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Higher Education and Business: An Alchemy for Growth

In today's challenging economic climate, industry and academia can no longer afford to work independently of each other.

2011 Directory
If America's economic engine has been idling, who - or what - is the driver to put it in gear and step on the gas? In one age, it was agriculture. In the next, it was industrial production. "Now, of course," said New York Times columnist David Brooks recently, "we're living in an information age. Innovation and creativity are the engines of economic growth."

One could argue that innovation and creativity have always been the economic engines. But in the not so distant past, it was the individual innovators and creative stars - the Thomas Edisons and Henry Fords - who moved society forward, often without much more than their intellect and determination to guide them.

Those stars still emerge today, but more often than not, they emerge from America's crucibles of innovation and creativity, its colleges and universities. The United States spends more than any other nation on its educational infrastructure - at least 7 percent of GDP, by one estimate - or over a trillion dollars annually to impart knowledge and generate research. Are we getting our money's worth?

Instruments of Economic Development
The "academy" has been a feature of civilization well into pre-history. It has been the place for young minds to be exercised and to contemplate humanity's origins and the human condition. Only recently though, within the last couple of centuries, have universities been viewed as instruments of economic growth or development. Land grant universities, in particular, were established by states to improve agricultural practices and spread the benefits of higher education beyond a small group of well-heeled individuals.

With the economy sputtering, many are asking if that trillion-dollar investment in education is yielding the jobs and quality of life conventional wisdom suggests it should. One of them is Ohio State University (OSU) President E. Gordon Gee. "My viewpoint is perhaps not that of the standard U.S. university president. Our colleges and universities are largely hidebound, tied to fixed canon, and - superb as they are - frustratingly slow to adapt," Gee says.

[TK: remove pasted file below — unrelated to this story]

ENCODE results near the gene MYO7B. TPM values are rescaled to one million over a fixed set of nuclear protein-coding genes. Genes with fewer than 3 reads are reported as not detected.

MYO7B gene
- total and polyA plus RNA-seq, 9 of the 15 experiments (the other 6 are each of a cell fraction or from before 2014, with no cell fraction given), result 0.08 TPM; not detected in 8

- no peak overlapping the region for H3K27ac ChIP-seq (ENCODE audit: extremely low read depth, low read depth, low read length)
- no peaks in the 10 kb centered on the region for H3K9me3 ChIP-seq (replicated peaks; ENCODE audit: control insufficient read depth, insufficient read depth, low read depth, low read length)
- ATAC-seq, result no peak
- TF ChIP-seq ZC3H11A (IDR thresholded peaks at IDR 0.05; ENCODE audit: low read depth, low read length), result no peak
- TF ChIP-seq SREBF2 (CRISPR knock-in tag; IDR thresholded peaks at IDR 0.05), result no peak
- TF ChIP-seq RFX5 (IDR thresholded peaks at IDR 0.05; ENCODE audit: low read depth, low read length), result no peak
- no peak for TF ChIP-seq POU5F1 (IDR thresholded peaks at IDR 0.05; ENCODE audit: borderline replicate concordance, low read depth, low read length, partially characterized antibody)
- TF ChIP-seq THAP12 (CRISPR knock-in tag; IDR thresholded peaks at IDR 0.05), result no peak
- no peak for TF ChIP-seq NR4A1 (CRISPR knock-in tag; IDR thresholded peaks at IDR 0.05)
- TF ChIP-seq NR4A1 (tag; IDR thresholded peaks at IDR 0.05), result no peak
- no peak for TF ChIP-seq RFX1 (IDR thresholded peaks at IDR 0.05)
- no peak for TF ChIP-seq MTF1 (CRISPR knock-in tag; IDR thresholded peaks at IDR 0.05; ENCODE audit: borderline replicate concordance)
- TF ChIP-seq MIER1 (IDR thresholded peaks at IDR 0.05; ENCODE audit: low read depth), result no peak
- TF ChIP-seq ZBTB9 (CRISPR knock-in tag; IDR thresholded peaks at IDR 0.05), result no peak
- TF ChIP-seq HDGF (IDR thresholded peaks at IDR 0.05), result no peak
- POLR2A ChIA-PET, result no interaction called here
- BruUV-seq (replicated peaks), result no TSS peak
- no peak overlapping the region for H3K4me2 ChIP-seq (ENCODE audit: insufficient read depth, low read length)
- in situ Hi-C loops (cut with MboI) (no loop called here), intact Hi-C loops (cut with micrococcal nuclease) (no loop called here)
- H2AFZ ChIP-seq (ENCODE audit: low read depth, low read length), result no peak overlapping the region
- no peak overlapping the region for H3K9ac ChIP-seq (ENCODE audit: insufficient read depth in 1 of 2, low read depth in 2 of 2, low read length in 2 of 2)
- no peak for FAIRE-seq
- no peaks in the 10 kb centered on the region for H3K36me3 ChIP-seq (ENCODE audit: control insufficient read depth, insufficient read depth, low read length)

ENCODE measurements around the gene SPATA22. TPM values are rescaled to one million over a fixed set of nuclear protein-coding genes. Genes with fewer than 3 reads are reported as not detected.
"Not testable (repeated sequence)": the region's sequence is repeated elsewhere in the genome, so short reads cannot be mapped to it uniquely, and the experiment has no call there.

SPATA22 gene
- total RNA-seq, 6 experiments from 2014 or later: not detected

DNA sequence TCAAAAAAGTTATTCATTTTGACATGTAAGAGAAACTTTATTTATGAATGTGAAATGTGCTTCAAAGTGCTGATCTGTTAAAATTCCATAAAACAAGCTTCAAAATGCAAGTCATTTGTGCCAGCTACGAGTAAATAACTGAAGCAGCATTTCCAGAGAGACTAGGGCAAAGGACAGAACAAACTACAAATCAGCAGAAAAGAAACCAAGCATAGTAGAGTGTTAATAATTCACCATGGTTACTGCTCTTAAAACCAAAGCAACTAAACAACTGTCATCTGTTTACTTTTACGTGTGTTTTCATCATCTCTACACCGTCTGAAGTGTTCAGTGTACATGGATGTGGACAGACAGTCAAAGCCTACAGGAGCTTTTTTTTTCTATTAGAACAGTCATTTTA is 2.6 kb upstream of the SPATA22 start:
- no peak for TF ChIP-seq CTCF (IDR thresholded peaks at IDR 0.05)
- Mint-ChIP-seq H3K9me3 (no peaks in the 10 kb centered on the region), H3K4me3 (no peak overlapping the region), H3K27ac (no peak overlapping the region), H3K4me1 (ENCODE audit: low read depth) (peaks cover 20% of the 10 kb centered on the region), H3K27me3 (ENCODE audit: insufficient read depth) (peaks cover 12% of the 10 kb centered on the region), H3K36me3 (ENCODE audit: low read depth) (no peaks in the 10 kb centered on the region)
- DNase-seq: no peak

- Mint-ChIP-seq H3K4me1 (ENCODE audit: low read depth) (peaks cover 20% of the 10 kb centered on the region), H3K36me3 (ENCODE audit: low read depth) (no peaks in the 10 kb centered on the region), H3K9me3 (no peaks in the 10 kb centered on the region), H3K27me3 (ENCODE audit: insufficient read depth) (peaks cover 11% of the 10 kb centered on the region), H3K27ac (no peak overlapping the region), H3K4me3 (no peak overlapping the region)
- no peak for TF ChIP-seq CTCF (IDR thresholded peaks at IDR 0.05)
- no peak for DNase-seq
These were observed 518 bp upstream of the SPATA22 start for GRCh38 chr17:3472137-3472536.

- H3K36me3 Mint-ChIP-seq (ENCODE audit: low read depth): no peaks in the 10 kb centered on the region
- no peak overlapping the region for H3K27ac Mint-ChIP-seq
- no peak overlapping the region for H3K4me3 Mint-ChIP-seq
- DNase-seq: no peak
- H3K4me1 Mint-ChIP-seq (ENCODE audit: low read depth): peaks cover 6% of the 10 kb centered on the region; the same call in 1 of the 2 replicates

"To thrive in the 21st century," Gee told the American Chamber of Commerce in Shanghai, China, last fall, "universities and businesses alike must cast off Jurassic thinking, seek calculated risks, and reach out aggressively to one another in partnership. In this accelerated era, tried-and-true conventional approaches will doom us to extinction."

Championing Tech Transfer
President Gee may not be alone in this thinking. Increasingly, across the country, states and their universities are looking for ways to improve tech transfer - the movement of good ideas off campus and into income-producing and job-generating enterprises. Reston, Virginia's Innovation Associates ( has been particularly concerned with the process, producing a series of reports in recent years with titles such as "Accelerating Economic Development Through University Technology Transfer" and "Technology Transfer and Commercialization Partnerships."

The reports find that "champions" are critical in creating technology-based economic development. Often, says Innovation Associates' 2005 report, these champions are strong university presidents or chancellors who infuse their schools with an entrepreneurial culture. That may mean providing rewards and incentives for faculty to pursue tech transfer and commercialization, or hiring individuals with industry and entrepreneurial experience.

Ohio State's Gee is one such "champion." He's recently hired a Johnson and Johnson executive, Christine Poon, to head Ohio State's Fisher College of Business and direct OSU's tech-transfer process. He's also chosen a CFO from J.P. Morgan Chase, Geoff Chatas, and a 30-year tech industry executive, Dr. Sharell Mikesell, to head the university's Industry Liaison Office - more about this later.

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